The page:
Use soap as an organic pesticide
You can either purchase special insecticidal soap, or make your own. Making your own is economical and easy to do. You squeeze a few drops of liquid dish soap into a cup of water. You then spray the mixture on your plants, and then rinse it completely off. This form of repellent is especially effective against aphids, thrips, and spider mites. You have to make sure the leaves, stems, and flowers, of your plants are completely sprayed and covered. One word of caution; if you use the wrong type of liquid dish soap, one which contains triclosan, most commonly found in antibacterial liquid soap, it is probable you will damage the leaves of your plants. You may also damage the plants if you use too much liquid soap. Remember; only use a few drops of soap, per cup of water.
Pick off and remove the bugs
If the thought of touching bugs with your bare hands freaks you out, get yourself a pair of gardening gloves. This method involves going to your garden when the bugs are most likely to be active; such as early in the morning or late at night. Once you’re in your garden, look for harmful insects on your organic plants, and physically remove them from your plants. When you remove a bug, make sure it is a harmful bug and not a helper bug.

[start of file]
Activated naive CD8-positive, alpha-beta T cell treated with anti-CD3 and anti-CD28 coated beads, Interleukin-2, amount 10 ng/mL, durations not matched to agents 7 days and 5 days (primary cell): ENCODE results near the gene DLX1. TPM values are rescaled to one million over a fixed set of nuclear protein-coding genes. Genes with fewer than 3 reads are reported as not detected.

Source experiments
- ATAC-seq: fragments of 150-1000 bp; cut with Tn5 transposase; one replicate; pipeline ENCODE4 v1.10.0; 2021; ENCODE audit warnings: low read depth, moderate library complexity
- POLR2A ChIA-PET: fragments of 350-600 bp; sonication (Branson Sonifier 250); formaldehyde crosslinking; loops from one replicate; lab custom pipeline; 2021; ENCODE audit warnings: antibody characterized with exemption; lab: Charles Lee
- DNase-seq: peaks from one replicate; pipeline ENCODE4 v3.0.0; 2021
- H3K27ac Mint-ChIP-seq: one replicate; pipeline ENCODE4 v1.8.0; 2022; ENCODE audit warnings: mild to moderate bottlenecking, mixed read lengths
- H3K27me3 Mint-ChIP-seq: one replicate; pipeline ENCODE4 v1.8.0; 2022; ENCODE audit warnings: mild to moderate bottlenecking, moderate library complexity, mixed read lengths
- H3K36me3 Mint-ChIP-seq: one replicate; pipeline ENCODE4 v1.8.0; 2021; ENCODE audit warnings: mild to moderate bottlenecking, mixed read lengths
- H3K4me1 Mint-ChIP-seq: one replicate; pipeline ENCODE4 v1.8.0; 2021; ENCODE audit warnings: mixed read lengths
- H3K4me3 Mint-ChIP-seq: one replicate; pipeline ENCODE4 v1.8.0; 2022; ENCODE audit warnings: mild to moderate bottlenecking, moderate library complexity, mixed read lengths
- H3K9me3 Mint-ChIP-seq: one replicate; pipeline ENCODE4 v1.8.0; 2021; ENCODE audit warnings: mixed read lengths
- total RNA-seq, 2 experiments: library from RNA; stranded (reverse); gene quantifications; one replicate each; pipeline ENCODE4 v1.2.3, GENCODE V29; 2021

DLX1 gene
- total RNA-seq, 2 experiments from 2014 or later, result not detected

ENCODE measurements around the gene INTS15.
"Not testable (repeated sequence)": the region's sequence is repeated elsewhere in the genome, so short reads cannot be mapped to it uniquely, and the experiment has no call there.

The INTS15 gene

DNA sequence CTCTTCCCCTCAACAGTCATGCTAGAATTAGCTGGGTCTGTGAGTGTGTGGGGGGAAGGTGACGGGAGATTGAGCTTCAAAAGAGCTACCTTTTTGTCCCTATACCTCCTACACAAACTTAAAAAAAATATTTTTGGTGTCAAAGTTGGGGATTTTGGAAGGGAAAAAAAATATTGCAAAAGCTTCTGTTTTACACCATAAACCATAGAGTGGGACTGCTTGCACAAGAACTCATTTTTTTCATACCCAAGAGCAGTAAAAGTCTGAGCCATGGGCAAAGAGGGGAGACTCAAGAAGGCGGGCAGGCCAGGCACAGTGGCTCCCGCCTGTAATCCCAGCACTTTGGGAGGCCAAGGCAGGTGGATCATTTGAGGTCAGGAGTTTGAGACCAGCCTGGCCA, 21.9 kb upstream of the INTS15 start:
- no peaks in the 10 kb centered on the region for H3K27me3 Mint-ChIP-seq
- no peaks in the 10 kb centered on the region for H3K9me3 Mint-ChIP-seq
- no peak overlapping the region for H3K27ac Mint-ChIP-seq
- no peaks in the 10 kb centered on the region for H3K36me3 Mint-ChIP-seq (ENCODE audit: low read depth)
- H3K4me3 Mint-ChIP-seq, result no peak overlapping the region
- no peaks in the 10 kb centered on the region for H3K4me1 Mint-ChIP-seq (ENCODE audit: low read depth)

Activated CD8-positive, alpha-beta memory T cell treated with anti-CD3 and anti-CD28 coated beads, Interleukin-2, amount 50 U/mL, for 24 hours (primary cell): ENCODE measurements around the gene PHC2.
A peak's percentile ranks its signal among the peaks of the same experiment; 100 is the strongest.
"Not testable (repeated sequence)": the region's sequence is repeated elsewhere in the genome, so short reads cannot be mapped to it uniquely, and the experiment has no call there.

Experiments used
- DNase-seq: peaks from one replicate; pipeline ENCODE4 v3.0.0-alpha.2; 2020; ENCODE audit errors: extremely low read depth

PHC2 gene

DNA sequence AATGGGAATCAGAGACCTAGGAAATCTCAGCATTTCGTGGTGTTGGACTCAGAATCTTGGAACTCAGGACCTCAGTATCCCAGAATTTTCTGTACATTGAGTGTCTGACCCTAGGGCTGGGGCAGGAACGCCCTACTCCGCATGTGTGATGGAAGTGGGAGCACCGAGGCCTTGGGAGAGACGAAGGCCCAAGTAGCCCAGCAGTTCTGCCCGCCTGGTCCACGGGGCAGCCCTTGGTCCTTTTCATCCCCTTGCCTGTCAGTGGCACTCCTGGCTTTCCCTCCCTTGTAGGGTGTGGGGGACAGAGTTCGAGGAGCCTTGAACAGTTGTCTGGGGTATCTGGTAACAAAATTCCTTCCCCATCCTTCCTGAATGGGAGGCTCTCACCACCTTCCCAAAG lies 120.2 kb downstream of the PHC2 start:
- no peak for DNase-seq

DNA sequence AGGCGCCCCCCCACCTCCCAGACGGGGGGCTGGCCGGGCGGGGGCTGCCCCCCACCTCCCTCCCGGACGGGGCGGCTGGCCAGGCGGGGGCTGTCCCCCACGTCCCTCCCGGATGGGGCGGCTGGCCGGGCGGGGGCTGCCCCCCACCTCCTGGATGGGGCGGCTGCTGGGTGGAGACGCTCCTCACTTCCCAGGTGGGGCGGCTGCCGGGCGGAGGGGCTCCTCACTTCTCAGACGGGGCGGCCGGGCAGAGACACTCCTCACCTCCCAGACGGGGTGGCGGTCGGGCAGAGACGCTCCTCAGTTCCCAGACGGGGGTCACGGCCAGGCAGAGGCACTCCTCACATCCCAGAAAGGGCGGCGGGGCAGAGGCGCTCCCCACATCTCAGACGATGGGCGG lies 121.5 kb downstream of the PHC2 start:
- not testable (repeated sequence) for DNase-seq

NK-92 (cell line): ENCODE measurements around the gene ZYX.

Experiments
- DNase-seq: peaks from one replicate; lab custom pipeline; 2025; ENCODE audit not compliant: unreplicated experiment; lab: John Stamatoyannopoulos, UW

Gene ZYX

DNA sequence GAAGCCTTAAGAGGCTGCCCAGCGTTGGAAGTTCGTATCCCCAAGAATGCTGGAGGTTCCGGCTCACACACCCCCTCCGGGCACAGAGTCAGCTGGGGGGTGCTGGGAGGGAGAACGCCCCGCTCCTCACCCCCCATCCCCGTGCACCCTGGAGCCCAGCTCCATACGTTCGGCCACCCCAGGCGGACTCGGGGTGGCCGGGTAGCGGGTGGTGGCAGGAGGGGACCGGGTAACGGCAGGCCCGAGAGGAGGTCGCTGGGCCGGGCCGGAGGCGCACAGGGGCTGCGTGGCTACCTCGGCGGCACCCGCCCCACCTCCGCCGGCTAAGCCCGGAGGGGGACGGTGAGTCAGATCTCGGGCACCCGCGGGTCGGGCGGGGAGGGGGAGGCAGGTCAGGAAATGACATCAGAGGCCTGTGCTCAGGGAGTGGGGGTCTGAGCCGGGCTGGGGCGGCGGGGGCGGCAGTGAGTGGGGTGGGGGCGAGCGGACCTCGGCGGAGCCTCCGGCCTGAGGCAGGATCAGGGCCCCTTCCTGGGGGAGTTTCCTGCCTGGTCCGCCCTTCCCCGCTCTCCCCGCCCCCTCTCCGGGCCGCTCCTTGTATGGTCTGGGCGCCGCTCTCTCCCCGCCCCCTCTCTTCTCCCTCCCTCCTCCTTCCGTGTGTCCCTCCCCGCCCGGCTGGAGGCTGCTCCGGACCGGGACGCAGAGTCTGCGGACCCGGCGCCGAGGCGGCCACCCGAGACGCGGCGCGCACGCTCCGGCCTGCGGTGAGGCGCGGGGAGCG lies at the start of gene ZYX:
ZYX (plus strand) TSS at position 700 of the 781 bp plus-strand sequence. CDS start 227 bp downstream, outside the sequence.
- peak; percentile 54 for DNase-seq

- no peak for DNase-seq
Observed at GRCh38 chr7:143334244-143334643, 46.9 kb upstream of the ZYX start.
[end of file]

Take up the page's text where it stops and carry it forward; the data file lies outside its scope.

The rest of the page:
Mainly, you’re going to be on the lookout to remove tomato hook worms, potato bugs, Japanese beetles, slugs, or any other insect pests common to your particular area. If you wish to not only remove these pests from your garden, but from this planet, put them in a container of soapy water. As mentioned previously, be careful when killing bugs. You don’t want to kill helper bugs.
Fill your organic garden with helper bugs
There are bugs that will eat the harmful insects that find their way into your garden. These little allies will take care of your harmful insect problem; naturally. Such helper bugs include the following: Lady Bugs, lacewings, and the mighty, praying mantis. You can purchase them in large quantities at an organic garden supply store. Take them home and let them loose in your garden, sit back, and allow them to go to work for you. Other powerful allies you can have in your garden are spiders. They will catch and eat the harmful flying insect pests. If you see webs in your organic garden, don’t disturb them. Let the spiders help you out.